For most Chicago residents, a job is their path to regular income and financial stability for them and their families. When a person has a job, they have a way to earn money and provide for themselves and those that they love. Though their job may not be where they want to spend all of their time, a person may appreciate their work and the benefits that it provides them.
Jobs can be demanding, though, and employers can sometimes ask major concessions of workers who are employed by them. In some situations, employers may violate laws and break regulations regarding when and for how long their workers may be on the job. One Illinois law, known as the One Day Rest in Seven Act, can be violated by unscrupulous employers who take advantage of their employees.
An overview of the One Day Rest in Seven Act
The One Day Rest in Seven Act has a descriptive title. By its wording, it requires employers to allow their workers a full day off in every seven days that they work. Seven-day periods are calculated based on Sunday through Saturday calendar weeks, which means that during a seven-day calendar week a worker must be given at least one 24-period off from work.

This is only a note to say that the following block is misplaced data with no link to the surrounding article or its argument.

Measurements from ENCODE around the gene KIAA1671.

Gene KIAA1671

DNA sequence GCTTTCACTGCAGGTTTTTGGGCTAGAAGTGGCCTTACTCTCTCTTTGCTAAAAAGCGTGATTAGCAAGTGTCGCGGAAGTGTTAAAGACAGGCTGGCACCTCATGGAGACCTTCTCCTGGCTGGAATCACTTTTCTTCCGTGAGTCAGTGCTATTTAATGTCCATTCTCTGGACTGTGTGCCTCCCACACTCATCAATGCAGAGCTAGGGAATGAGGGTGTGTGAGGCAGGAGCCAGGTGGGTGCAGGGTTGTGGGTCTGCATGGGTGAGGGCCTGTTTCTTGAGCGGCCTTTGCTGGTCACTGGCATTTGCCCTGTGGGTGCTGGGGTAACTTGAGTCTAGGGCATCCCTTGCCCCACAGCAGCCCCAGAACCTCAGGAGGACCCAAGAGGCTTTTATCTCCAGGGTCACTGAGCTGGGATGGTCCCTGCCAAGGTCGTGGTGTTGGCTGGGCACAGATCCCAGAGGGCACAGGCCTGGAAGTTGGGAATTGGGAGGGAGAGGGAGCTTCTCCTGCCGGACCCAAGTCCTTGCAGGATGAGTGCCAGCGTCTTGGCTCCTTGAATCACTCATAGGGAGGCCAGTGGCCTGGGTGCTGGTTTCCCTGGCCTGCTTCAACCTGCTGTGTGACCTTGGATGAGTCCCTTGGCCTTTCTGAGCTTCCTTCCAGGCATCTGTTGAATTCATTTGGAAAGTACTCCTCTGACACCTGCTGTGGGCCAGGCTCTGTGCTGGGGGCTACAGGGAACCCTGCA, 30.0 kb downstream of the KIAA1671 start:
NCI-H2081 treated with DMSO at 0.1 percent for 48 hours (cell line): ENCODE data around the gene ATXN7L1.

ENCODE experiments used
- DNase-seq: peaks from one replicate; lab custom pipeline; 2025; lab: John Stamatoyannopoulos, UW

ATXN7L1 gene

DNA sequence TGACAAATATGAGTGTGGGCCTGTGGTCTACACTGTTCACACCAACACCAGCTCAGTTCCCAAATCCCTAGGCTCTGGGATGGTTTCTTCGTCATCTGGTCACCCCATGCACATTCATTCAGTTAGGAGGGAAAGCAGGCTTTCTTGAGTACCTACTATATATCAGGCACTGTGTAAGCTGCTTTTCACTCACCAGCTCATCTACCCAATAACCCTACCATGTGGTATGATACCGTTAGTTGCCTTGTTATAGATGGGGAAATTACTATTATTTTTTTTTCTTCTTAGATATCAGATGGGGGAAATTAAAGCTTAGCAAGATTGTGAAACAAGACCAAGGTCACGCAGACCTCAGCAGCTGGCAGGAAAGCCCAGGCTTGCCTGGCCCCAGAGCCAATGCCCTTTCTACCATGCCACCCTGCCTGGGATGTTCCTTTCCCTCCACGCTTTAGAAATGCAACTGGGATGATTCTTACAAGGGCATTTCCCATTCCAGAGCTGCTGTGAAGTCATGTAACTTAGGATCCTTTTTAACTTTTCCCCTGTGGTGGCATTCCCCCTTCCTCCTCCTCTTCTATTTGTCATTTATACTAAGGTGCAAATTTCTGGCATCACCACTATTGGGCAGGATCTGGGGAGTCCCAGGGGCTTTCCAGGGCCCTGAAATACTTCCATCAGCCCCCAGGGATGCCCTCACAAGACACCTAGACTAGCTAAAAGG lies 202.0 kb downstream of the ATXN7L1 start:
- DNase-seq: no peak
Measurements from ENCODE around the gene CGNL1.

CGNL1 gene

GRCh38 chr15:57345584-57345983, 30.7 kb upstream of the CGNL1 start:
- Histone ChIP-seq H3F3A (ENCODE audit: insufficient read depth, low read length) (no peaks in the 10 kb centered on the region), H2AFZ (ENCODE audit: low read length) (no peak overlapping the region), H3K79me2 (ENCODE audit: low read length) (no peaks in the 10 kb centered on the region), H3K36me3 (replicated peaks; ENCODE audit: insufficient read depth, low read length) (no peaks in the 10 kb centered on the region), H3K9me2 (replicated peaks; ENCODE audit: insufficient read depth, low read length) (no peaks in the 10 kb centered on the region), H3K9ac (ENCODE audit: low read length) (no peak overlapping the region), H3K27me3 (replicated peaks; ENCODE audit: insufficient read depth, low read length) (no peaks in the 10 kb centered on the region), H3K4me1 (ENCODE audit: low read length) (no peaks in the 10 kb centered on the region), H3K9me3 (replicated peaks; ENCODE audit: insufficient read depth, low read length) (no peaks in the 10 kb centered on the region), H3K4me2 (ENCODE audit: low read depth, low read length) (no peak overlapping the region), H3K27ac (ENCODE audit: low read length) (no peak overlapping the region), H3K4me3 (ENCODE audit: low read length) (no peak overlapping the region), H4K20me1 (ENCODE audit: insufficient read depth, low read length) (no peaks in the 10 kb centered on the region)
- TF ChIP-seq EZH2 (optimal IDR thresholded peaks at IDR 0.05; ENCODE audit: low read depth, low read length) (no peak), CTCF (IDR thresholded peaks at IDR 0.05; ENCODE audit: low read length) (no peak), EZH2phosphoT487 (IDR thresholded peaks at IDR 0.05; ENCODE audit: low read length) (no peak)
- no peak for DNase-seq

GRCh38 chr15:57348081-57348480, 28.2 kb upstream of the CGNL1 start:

As with other wage and hour laws, employers can take advantage of this law. They can seek relaxations of the law’s applicability to their businesses. If the government grants a relaxation of the law for a business, the business must provide attestations from employees who work a full seven days that they are doing so voluntarily. Some employers may compel their workers to sign such documents to protect their relaxation awards while threatening workers with job loss and other consequences if they fail to work the full seven days of the week.
Protecting employee rights from hour violations
Time off from work is important for workers’ health and wellbeing. A break from the grind of a job is necessary for a worker to check in with their family and take care of their own personal needs. When employers violate the One Day Rest in Seven Act and other wage and hour laws, they put workers at risk of harm and in difficult positions to get paid for the important jobs they perform. Employment law attorneys may be able to help.